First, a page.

The film follows Brazilian-born Brooklyn artist Vik Muniz as he travels to “Jardim Gramacho,” a sprawling landfill located outside of Rio de Janeiro. He’s a fun, interesting protagonist – clearly believing in the importance of his work but also able to see the absurdity in the entire world of art – and he seems comfortable navigating easily between the slums of Rio and the art galleries of London. Early in the film he dreams up the crazy idea of making portraits of Gramacho’s garbage pickers – not with film or paint, but by literally drawing them in garbage.
In World on a Wire (reviewed previously), Rainer Werner Fassbinder explored the possibility of creating a miniature world through the use of a computer. In Hurdy Gurdy, a wonderful new short film from a German and Estonian collaboration, we get to enjoy the ways that the camera itself can render our real-world in apparent miniature (although I suspect a computer played a part as well…), giving us an entirely new and delightfully playful perspective on everyday scenes of urban life.
The film — all of four minutes long — uses stop-motion photography along with a technique that either is, or perhaps simulates, what is known as “tilt-shift” photography. The images below give a rough sense of the effect, which is to change the depth of focus and the level of detail; when combined with the increased speed and mechanical jerkiness (due to the stop-motion animation), the film transforms footage of a typical sea-side town into a magical micropolis of urban interaction: a true sidewalk ballet which unfolds as tourists arrive, streetcars come and go, crowds surge and flow, and daily life weaves and cycles in an endless state of humming activity. (The title itself refers to the mechanical music box, where one could just wind it up again and have the whole scene-and-song play over again and again.)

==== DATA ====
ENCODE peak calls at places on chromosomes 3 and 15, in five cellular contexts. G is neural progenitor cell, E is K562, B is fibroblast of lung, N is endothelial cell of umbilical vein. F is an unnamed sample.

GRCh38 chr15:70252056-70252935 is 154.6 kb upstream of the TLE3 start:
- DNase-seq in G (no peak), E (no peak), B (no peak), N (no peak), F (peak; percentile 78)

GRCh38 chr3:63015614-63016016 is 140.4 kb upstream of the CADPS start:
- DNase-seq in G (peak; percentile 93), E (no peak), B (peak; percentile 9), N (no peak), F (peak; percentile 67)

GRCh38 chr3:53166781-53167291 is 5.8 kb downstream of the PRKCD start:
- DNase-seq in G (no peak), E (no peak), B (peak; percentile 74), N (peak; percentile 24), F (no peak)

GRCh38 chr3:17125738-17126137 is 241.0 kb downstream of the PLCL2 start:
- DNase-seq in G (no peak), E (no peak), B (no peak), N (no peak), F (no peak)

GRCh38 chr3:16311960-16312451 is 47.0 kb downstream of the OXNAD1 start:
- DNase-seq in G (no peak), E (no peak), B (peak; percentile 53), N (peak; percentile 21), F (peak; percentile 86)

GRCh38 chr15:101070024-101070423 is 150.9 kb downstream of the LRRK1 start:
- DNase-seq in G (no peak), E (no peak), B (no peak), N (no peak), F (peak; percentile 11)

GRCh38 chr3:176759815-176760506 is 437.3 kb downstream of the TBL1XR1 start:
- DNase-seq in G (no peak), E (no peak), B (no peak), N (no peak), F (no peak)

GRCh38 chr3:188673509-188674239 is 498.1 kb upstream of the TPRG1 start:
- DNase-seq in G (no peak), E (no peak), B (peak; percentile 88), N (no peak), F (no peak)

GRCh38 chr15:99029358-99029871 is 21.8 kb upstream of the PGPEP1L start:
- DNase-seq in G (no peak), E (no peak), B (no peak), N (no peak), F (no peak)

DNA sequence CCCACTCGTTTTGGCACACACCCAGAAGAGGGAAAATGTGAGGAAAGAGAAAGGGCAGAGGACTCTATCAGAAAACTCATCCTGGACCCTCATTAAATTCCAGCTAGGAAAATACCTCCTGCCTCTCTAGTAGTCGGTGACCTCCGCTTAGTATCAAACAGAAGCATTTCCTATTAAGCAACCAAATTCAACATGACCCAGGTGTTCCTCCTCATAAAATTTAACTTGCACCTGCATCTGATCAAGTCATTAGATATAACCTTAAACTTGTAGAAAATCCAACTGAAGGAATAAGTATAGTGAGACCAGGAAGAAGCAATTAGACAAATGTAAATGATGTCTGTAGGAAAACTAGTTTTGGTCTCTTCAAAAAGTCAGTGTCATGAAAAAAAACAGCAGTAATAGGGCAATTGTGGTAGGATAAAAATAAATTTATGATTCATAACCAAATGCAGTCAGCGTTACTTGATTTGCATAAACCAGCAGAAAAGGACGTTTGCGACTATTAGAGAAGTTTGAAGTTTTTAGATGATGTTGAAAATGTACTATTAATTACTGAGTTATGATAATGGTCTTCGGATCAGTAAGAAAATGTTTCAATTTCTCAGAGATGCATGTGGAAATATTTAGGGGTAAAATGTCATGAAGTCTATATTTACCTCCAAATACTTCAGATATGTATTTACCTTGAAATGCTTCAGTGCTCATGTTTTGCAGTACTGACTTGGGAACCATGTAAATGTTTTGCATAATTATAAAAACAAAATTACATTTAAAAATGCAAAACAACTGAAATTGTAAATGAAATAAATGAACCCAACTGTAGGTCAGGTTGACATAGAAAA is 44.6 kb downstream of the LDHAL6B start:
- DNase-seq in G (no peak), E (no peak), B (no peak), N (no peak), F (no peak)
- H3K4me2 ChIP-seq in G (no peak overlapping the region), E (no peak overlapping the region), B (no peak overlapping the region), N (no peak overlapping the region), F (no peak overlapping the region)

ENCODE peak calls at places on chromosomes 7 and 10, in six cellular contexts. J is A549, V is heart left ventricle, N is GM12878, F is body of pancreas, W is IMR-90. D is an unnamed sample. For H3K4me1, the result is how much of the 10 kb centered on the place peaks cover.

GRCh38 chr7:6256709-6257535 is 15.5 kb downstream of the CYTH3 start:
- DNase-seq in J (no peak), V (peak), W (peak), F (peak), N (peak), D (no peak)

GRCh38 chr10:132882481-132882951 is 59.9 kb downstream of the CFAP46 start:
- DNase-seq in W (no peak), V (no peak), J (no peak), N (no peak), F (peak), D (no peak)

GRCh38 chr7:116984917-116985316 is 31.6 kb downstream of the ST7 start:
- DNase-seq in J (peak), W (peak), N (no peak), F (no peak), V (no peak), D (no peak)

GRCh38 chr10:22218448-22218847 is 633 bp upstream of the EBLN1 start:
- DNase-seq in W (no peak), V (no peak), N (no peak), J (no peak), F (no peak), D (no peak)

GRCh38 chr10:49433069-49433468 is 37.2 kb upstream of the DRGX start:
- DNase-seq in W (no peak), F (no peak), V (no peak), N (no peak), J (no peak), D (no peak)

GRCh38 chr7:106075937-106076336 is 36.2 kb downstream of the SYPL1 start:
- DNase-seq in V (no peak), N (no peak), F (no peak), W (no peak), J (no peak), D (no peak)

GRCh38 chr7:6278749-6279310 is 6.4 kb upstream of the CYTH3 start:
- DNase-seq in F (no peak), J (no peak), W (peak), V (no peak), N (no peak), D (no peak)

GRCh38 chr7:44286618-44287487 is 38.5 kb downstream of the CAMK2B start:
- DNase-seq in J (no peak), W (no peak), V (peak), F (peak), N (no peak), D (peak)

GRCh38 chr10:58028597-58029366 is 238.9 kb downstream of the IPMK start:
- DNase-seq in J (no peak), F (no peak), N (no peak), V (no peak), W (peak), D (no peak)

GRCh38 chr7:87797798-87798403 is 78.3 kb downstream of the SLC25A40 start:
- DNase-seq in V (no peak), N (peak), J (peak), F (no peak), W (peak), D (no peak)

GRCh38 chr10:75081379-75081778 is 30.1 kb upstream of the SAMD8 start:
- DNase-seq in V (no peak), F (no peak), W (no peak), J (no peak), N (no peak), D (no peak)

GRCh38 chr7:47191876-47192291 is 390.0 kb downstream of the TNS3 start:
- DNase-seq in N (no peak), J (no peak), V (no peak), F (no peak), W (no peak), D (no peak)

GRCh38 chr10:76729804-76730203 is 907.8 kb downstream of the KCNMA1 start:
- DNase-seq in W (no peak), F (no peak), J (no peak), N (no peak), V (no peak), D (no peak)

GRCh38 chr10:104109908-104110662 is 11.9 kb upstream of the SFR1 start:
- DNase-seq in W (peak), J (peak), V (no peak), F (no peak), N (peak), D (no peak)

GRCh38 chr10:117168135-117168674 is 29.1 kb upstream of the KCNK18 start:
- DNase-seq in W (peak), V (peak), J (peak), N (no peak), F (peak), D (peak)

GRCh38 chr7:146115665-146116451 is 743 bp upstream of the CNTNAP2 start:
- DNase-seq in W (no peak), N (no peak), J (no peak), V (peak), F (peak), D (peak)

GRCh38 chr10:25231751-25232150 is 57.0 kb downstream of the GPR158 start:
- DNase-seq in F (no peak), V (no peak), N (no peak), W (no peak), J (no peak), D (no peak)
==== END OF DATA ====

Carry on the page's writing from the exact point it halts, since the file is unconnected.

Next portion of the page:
Janus/Criterion has just re-released a beautiful print of Rainer Werner Fassbinder’s 1973 two-part film, World on a Wire, and I was fortunate enough to have 210 minutes free on a Saturday afternoon to watch it. It’s great.
Plot-wise, the film covers much of the same ground as The Matrix and Inception – although it was made 30 years earlier – but this aspect is covered pretty well by other reviews. That said, the themes of living in the dream-like reality of a world of simulacra – and the ultimate dream of escape to a higher reality – take on a special richness in Fassbinder’s work, infused with the pathos of counter-cultural 1970s Germans.
Visually, the entire film (originally shot in square 16mm for television, like an instamatic photograph) is beautifully fake, presenting the veneer of the world that was the 1970s: plastic molded offices full of plastic molded furniture and plastic molded people with plastic, blank faces – with the exception of our hero, Fred Stiller, the new Director of the Simulacron Project at the Institute for Cybernetics and Futurology. Stiller’s work, known as Simulacron 1, is the most sophisticated computer simulation ever made, a massive program modeling a world of 10,000 “identity units” for the purpose of making accurate scientific and government projections. It’s a planner’s dream: a simulated world where real life plays out for the purposes of forecasting future conditions and testing varios alternatives (“How much steel production will the economy require in 30 years?”; “Should we build more housing units in Baden-Württemberg or Schleswig-Holstein?”; and so on).